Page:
Enhancing the Validity of Rating-Based Tests
Technical Report,01 Sep 2015,30 Nov 2018
ARMY RESEARCH INST FOR THE BEHAVIORAL AND SOCIAL SCIENCES FORT BELVOIR VA FORT BELVOIR
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Profile similarity metrics PSMs can be computed for rating-based judgment tests, personality scales, and biodata inventories to supplement conventional measures and enhance scale validity. These metrics quantify shape, the correlation between a respondents rating profile and the scoring key scatter, respondent tendency to use more or less of the available rating scale elevation, respondent tendency to systematically provide high or low ratings and delta, respondent tendency to provide high or low ratings relative to the key. Analyses conducted for three projects confirmed theoretical expectations that PSMs can be used to accurately model distance score variance and increment the validity of distance scores against performance outcomes. Project 1 utilized three judgment tests and demonstrated that shape and delta metrics predicted supervisor performance ratings R .33, while elevation and shape metrics predicted career intent R .25. Project 2 utilized conventional personality scales and showed that PSMs provided incremental validity beyond distance scores against performance outcomes and documented the stability of the validity gains using an independent cross sample. Project 3 evaluated the use of PSMs to score experimental 9-point personality in addition to conventional 5 point personality scales. Project 3 analyses demonstrated that PSMs provided incremental validity against performance outcomes beyond distance scoring for the combined personality battery R .54 vs. R .47. The third project also documented construct validity between overlapping constructs for the 5-point and 9-point scales. These results redefine validity expectations for personalityjudgment constructs and demonstrate the efficacy of PSMs procedures to broaden the scope of psychological domains for which accurate measurement is possible. The U.S. Army Research Institute for the Behavioral and Social Sciences ARI supported this research project.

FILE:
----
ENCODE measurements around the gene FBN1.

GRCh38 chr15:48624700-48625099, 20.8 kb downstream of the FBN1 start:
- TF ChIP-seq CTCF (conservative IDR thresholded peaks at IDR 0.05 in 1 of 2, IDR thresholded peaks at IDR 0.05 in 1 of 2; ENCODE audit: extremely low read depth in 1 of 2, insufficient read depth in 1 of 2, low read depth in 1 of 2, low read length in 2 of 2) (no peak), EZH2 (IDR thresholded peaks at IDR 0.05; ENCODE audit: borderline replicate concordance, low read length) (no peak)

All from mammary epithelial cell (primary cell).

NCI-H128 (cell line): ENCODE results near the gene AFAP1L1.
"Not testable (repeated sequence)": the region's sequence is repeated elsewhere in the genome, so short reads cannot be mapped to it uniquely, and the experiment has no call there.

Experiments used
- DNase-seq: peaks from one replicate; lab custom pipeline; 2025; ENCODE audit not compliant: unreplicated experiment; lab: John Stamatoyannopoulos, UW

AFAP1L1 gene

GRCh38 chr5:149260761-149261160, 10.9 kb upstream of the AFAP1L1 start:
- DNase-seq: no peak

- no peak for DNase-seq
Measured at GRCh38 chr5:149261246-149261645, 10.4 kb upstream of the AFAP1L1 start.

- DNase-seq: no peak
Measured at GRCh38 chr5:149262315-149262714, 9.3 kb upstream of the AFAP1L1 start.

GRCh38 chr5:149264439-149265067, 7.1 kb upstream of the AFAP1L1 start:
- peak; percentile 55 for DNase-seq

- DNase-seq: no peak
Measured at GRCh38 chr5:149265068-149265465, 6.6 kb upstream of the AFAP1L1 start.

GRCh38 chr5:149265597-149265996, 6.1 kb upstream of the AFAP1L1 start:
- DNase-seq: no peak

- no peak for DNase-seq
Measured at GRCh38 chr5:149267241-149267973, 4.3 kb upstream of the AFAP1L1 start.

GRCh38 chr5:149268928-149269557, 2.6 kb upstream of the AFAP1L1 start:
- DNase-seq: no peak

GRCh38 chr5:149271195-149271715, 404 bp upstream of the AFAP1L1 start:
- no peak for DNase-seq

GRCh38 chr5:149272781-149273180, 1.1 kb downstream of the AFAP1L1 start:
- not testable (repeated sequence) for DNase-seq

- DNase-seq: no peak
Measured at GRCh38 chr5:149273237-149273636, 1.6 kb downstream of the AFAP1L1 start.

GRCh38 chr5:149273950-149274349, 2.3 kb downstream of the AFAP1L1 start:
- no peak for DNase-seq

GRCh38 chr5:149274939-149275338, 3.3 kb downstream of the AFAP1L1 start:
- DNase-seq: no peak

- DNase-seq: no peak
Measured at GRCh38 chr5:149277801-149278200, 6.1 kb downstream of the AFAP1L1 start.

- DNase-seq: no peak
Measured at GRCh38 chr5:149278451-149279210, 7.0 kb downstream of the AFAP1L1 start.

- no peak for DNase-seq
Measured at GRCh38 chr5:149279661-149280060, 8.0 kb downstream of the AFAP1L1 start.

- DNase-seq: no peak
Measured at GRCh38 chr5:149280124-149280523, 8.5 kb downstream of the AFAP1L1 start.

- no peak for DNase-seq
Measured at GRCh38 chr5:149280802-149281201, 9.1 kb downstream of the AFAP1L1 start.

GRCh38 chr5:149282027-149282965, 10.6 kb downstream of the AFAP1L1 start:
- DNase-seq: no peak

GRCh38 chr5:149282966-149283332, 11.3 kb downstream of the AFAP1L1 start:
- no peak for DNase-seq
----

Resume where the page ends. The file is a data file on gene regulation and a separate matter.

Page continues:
- Personnel Management and Labor Relations